Alex Haak was 8-years-old when the German Army defeated the much smaller Dutch Army in May 1940 and marched into Amsterdam, Netherlands his home town and occupied the country for five years. As World War II progressed conditions for him and his family and friends grew worse and worse.
Archive for the ‘Korean War’ Category
As a kid Hal Johnson wanted to be a fighter pilot. When he joined the Army Air Corps in 1943 they made him a B-24 “Liberator” bomber pilot. Read the rest of this entry »
Cpl. Robert Robb was a sniper attached to Fox Company, 2nd Battalion, 1st Regiment, 1st Marine Division in Korea during the war. His unit took Hill 749, a volcanic mound known as the ‘Punchbowl,’ away from a regiment of North Koreans holding the high ground in mid-September 1951. Read the rest of this entry »
The day after Thanksgiving, Nov. 26, 1951, Marvin Aronow from Bronx, N.Y. was drafted. He wound up in Korea as a member of I-Company, 31st Regiment, 7th Infantry Division.
“It wasn’t my idea to get drafted. When I got put in the Army I told them, ‘My teeth were bad.’ They said, ‘Here’s a rifle. You don’t have to bite the enemy with your teeth.’ Then I said, ‘I’ve got bad eyes.’ They replied, ‘We’re gonna put you up real close to the enemy.’
“They did.” Read the rest of this entry »
Ron Kocher of Arcadia, Fla. started out to join the Navy in 1951, but ended up in the Marines because the Navy recruiter wasn’t there when he showed to sign up.
Before Bill Ditto of Englewood, Fla. went aboard the battleship USS Missouri as a Marine guard in 1949, growing up in West Virginia, he had never seen the sea or a ship the size of the “Mighty Mo.” Read the rest of this entry »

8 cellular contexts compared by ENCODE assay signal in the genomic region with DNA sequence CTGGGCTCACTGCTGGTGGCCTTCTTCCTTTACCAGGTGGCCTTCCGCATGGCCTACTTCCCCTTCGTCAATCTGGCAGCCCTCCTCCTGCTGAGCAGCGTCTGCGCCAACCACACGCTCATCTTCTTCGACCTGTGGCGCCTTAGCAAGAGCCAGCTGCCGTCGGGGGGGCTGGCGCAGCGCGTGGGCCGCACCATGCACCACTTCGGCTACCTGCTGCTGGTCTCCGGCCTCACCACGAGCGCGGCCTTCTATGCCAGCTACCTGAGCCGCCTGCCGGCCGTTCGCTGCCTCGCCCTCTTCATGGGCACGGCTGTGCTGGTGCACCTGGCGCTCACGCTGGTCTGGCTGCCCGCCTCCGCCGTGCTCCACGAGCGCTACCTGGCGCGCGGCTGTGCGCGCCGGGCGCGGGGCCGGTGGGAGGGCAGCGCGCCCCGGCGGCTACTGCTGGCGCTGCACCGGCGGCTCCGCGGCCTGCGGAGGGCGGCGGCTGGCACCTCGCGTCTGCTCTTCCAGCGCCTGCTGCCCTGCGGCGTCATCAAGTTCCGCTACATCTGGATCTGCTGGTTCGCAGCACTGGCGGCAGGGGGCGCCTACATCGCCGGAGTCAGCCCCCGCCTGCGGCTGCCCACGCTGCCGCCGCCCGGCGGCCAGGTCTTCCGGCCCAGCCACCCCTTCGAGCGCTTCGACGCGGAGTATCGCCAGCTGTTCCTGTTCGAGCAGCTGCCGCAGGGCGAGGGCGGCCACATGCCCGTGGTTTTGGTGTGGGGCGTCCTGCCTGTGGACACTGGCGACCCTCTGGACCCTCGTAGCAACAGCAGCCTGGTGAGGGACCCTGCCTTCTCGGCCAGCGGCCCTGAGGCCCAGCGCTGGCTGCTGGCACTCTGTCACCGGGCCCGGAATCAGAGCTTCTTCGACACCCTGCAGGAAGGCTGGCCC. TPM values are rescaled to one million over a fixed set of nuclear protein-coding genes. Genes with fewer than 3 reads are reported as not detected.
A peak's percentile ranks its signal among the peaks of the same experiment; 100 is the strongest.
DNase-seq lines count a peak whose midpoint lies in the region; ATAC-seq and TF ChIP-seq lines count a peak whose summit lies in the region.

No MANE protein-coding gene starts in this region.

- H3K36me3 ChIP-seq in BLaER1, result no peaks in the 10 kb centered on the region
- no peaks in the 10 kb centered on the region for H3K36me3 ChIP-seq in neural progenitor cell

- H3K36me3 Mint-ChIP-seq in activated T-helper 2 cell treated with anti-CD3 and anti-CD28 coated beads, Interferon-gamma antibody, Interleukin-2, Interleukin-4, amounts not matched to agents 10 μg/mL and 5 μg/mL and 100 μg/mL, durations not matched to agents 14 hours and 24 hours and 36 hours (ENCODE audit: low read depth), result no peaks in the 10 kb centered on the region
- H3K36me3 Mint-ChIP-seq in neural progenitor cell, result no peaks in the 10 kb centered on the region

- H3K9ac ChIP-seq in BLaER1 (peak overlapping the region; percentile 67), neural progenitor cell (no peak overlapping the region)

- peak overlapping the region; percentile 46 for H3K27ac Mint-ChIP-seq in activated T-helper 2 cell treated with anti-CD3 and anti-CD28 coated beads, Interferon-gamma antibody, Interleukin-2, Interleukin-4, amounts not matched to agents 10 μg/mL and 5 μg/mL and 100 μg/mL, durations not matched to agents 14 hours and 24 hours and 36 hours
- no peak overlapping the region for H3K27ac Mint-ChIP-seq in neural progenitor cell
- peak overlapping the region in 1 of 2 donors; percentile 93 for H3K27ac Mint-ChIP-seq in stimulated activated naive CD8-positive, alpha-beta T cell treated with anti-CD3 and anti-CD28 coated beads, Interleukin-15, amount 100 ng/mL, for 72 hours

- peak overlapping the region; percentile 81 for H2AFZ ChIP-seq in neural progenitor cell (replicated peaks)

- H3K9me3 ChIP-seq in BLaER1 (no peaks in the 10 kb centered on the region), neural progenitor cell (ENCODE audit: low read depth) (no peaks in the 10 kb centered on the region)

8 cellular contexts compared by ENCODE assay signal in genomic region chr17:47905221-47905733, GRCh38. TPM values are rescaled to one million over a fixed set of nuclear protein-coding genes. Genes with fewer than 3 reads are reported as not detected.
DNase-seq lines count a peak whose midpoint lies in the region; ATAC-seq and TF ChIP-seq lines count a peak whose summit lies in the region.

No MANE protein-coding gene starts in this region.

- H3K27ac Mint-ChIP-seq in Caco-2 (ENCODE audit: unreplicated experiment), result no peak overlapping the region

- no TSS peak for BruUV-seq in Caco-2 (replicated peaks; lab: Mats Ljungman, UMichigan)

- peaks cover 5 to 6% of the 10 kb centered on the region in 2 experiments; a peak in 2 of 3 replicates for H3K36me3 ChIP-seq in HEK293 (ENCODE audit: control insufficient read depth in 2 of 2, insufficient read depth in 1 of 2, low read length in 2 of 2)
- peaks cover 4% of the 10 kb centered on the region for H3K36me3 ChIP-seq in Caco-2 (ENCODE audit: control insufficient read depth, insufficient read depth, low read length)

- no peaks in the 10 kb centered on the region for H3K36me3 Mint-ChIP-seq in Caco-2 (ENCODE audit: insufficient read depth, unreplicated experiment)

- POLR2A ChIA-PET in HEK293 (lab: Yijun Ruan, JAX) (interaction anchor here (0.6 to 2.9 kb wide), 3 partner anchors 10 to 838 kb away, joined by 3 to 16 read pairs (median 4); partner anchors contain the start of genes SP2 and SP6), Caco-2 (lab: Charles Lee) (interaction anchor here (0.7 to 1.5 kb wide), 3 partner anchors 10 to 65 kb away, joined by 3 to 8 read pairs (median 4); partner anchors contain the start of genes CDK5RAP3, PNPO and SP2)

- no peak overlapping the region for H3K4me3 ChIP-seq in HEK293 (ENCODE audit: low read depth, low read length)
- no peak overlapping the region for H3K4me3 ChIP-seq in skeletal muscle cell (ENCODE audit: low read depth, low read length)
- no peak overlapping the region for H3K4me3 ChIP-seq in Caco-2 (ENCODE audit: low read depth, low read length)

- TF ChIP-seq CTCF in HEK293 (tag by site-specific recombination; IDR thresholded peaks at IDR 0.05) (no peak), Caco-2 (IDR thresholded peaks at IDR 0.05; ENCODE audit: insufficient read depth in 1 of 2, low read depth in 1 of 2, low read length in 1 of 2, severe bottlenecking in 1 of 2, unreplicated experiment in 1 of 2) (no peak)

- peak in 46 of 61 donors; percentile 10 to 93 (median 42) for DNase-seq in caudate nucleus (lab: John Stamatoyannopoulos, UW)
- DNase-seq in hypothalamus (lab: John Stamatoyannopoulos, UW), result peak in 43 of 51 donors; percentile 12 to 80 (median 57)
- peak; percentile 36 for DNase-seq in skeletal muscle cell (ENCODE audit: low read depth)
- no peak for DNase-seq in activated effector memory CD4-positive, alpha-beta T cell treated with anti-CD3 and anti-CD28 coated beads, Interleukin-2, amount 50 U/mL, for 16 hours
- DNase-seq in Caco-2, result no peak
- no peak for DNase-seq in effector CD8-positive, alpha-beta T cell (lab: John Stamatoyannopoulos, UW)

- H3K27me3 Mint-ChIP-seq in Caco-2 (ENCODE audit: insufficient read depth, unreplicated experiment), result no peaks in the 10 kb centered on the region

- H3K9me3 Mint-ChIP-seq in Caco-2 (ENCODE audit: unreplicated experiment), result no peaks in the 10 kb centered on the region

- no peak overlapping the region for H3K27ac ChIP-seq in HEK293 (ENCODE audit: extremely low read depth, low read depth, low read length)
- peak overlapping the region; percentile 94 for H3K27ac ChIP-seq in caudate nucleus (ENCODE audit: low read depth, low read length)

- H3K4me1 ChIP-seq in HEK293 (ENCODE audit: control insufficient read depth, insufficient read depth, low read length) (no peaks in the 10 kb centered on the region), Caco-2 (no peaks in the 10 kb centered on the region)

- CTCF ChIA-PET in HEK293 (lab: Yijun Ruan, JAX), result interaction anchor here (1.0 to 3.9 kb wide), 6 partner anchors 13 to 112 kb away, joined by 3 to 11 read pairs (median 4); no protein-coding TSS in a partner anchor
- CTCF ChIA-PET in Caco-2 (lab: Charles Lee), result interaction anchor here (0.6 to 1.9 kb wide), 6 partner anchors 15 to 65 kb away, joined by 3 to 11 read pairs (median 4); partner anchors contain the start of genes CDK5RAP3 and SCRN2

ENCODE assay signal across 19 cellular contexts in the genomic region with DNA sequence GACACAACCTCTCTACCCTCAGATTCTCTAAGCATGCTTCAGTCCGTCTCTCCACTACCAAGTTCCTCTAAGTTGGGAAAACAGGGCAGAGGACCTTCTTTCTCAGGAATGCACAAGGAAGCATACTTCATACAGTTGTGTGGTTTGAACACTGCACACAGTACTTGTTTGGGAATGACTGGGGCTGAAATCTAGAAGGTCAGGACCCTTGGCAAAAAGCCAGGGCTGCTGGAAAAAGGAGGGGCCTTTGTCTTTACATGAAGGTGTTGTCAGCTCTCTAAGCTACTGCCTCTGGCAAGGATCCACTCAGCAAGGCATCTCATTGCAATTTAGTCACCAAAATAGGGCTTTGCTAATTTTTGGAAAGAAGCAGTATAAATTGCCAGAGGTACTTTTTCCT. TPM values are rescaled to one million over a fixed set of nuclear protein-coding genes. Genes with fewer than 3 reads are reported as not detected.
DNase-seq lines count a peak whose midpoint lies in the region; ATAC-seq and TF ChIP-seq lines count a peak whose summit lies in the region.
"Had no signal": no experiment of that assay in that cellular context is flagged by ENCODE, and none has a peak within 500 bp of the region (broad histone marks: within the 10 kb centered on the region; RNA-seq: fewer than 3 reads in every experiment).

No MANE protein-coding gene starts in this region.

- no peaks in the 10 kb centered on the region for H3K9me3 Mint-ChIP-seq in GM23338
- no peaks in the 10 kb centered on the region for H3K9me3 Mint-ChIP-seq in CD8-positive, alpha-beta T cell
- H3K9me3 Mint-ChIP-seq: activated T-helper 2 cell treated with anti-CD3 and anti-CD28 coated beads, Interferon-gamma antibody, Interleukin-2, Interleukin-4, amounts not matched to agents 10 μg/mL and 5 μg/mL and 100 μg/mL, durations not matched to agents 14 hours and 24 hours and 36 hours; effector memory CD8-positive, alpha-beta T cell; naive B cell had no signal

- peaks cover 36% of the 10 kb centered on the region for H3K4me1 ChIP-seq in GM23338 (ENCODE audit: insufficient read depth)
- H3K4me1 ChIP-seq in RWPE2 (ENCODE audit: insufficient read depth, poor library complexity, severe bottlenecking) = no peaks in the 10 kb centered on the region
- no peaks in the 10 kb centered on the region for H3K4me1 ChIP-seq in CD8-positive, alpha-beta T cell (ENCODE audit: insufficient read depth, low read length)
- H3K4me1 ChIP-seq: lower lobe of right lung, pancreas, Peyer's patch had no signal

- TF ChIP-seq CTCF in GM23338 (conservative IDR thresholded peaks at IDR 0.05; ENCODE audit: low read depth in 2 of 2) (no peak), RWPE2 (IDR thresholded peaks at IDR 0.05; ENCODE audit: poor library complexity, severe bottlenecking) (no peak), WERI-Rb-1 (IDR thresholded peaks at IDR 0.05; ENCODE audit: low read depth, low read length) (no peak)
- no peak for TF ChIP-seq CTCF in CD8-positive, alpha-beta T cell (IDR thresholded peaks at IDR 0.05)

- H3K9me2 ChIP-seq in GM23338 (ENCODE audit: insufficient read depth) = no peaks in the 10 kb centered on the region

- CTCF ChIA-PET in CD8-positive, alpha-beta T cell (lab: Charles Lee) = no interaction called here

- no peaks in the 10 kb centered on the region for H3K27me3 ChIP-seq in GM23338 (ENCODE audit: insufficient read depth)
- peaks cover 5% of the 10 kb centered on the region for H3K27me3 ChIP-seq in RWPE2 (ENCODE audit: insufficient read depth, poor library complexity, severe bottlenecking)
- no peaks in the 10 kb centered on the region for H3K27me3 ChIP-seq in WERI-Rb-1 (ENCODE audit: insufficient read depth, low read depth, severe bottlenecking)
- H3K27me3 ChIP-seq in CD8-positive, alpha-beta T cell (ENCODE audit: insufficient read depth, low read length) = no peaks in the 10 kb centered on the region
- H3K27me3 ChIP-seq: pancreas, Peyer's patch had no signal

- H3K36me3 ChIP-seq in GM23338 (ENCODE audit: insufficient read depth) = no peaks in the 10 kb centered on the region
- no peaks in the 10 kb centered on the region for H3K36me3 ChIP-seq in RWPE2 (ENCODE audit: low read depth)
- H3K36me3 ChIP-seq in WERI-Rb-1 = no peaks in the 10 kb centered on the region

Everett Charles of Vizcaya Lakes mobile home park in El Jobean skippered a PBR (Patrol Boat River) that prowled the Upper Saigon River hunting for North Vietnam Army regulars and Vietcong irregulars moving enemy supplies into South Vietnam. He made 216 combat patrols as captain, plus an additional 89 patrols into enemy territory as an advisor aboard South Vietnamese gun boats during the three years he served over there. Read the rest of this entry »
Sgt. Sandy Branzei talked away his war nightmares 5 years after his outfit was over run in Korean WarIn Korean War, U. S. Army on February 27, 2013 at 4:38 am
A month before the armistice was signed in July 1953, putting the Korean War on hold, Sgt. Sandy Branzei was in a bunker with his .30 caliber machine-gun atop “Boomerang Hill” when his unit, King Company, 7th Regiment, 3rd Division, was attacked and overrun by waves of Chinese soldiers. Read the rest of this entry »
In his dark blue Marine dress uniform trimmed with red piping, wearing white gloves and a white hat, Ernie O’Brien of Port Charlotte, Fla. stands ramrod straight at 87. He looks as if he could hit the beach at Guadalcanal, as he did more than 65 years ago. His silver mustache adds a touch of manliness to a face that has seen war up close and personal. Read the rest of this entry »
Don Schilke joined the Navy Reserves while still in high school in Oak Park, Ill. in 1947. After graduation he found himself in Composite Squadron 21 at North Island Naval Air Station in San Diego training for a job as an anti-submarine warfare crewman aboard a Grumman “Avenger” torpedo bomber. Read the rest of this entry »